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  Naomi Lewis (1911–2009), by Jenny Potter, 1975 Naomi Lewis (1911–2009), by Jenny Potter, 1975
Lewis [née Finkelstein], Naomi (1911–2009), poet and literary critic, was born Naomi Finkelstein at 12 St George's Road, Great Yarmouth, Norfolk, on 3 September 1911, the second of four children of Samuel Meir Finkelstein, a herring merchant who had emigrated from Latvia, and his wife, Rachel, née Lewis, artist and musician. In spite of financial hardship she grew up in a cultured, secular Jewish home surrounded by music and intellectual discussion. Educated at Great Yarmouth High School for Girls (1921–7), she won a scholarship to read English at Westfield College, London University (1927–31). From early childhood a voracious reader, she was obsessed by words. She recalled in a Contemporary Authors interview that:
The real fact about me is that I am a writer, possessed by words and their sound since the age of four or so when I began to read. At six—I remember the moment—I made a discovery. I was reading a mild poem about fairies, I'm quite sure—but the shape and sound struck a strange chord within me. ‘I think I can do that’ were my unspoken words. (p. 322)
She added that she ‘promptly wrote the worst poem in the world (no doubt on fairies). But it did scan correctly. From that time on, poetry was my passion’ (ibid.).

Following graduation Naomi Finkelstein had a series of temporary jobs. These included temping for an East End firm, copywriting, and a spell teaching at a Swiss finishing school. Owing to antisemitism in the early 1930s, her family took her mother's name of Lewis and in 1935 moved to a flat, 3 Halsey House, 13 Red Lion Square, Holborn, London, where she lived until 2007, when she moved to 2 Halsey House. She taught at various state schools in the London area including Copthall County Grammar, in Mill Hill. She was a gifted teacher. Margaret Mason, a former pupil, recalled that ‘Her poetry lessons were a joy … I was enthralled hearing her read out Keats's ‘Ode to Autumn’. Now, 70 years on, I can still remember her distinctive, enunciated vowels’ (The Times, 17 July 2009). She possessed a phenomenal memory. ‘In the mid-1970s’, her pupil recalled, ‘having had no contact with her after leaving school, I asked if she would judge a poetry contest … Not only did she remember me but she also named half a dozen other girls of my year’ (ibid.). For forty years or so she taught poetry appreciation and creative writing at the City Literary Institute, developing a band of devotees. Her Messages: a Book of Poems (1985) contained poems written by her ‘City Lit’ students alongside favourites such as ‘Lycidas’.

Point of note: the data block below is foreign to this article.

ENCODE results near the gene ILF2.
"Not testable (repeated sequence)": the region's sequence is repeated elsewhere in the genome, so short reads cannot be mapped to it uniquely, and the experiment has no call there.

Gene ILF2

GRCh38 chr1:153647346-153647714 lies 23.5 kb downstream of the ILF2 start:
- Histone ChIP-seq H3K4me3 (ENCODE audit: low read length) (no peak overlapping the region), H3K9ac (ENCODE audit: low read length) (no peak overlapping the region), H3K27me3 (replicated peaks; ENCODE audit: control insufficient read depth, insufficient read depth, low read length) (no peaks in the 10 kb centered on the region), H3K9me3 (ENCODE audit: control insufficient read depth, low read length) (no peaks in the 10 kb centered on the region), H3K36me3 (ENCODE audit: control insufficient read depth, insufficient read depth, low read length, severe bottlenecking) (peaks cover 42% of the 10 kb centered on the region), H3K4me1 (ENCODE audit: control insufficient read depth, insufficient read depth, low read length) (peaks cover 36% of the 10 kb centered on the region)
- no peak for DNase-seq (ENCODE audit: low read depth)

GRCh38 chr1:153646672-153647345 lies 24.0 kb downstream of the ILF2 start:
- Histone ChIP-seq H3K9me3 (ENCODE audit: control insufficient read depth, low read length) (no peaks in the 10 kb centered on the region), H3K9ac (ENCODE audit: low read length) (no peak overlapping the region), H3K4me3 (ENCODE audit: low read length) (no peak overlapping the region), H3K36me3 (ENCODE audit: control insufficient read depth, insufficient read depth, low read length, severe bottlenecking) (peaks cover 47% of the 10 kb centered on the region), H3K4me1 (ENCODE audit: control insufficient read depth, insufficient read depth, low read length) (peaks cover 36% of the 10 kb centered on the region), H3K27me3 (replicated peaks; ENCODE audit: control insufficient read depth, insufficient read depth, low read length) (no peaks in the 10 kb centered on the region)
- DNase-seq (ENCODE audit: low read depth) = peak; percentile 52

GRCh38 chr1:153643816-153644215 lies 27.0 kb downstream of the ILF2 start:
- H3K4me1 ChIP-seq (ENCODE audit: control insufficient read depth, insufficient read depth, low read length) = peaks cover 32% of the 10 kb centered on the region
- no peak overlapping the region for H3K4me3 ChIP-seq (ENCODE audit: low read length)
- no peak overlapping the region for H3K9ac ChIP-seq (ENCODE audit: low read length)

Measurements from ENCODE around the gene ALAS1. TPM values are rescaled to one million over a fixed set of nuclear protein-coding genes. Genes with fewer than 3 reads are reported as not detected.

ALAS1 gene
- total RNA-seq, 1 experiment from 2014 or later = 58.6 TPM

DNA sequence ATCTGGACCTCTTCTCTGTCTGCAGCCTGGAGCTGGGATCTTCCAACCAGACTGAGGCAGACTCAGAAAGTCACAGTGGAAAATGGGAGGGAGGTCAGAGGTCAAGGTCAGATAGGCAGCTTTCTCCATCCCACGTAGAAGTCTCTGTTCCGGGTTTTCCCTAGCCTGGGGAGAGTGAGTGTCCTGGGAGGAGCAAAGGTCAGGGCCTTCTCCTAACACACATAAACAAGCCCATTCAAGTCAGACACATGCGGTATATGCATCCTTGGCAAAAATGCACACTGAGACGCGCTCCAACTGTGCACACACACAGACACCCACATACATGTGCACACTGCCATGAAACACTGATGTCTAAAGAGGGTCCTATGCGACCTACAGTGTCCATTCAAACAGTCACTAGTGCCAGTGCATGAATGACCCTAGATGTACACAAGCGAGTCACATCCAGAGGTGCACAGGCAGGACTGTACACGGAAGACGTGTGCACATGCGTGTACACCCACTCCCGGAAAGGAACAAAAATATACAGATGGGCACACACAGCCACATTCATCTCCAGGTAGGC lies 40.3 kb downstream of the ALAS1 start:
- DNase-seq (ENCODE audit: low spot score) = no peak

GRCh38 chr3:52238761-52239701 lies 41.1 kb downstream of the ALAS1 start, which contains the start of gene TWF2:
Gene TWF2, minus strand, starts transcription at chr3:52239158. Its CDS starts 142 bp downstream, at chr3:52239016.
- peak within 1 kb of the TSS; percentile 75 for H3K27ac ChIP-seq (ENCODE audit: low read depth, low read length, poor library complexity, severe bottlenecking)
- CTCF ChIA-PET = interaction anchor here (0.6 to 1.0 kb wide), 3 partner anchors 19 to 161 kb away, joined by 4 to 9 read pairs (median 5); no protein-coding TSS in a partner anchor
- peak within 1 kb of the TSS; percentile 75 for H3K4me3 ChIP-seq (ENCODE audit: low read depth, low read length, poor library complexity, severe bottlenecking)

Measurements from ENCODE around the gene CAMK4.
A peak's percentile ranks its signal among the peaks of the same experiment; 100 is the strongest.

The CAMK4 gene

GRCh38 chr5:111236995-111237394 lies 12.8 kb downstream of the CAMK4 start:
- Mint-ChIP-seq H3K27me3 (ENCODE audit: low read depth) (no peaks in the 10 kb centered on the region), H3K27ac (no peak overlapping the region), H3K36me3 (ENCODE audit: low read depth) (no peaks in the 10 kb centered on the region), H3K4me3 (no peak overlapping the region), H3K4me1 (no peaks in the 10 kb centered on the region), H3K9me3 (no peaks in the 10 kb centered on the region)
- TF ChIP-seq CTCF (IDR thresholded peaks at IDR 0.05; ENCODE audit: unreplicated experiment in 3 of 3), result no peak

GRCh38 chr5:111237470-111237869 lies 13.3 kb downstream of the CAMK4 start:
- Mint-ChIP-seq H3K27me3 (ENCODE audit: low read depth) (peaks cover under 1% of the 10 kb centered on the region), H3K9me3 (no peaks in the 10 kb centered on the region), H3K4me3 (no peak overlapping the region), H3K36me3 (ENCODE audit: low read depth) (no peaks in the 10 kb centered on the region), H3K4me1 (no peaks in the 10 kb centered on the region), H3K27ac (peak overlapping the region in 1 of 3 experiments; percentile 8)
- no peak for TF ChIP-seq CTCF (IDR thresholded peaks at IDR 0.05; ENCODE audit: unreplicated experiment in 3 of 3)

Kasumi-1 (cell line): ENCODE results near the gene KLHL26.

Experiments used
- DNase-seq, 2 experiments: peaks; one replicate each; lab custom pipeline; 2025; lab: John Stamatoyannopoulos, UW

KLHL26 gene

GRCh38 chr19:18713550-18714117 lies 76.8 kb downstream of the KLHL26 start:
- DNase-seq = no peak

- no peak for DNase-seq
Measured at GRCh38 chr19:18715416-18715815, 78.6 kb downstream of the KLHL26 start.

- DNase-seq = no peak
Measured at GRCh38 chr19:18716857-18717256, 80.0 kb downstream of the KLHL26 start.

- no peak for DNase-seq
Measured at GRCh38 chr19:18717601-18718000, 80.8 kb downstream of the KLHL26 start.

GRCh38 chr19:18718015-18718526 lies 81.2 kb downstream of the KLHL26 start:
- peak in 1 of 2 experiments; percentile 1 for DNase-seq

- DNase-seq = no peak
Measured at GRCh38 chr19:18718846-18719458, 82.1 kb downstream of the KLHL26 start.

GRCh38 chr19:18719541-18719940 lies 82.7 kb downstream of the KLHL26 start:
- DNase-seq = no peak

Lewis's breakthrough as a writer was a consequence of her submitting regular entries to and winning, under various pseudonyms, the New Statesman literary competition. Unmasked, she was offered book reviewing and a double-page spread in the middle of each issue. V. S. Pritchett, a New Statesman colleague, asked her to review books aimed at younger children. This provided the practical stimulus for her subsequent reviewing career and reputation in what became the field of children's literature. She commented that ‘When I started writing prose [for the New Statesman] I found that writing a critical piece was very much like writing a poem’ (Contemporary Authors, 322). A pioneer in children's literature criticism, she contributed in the post-war period to periodicals, apart from the New Statesman, ranging from the New York Times, Harper's, Encounter, The Observer, The Listener, and the Times Literary Supplement, to the Times Educational Supplement, among others. She rarely kept deadlines and submitted copies with innumerable revisions largely in longhand. Blake Morrison, a fellow Observer reviewer, commented that ‘the end result, on the page, was always lucid and authoritative: no one knew more about children's books than Naomi’ (The Guardian, 14 July 2009).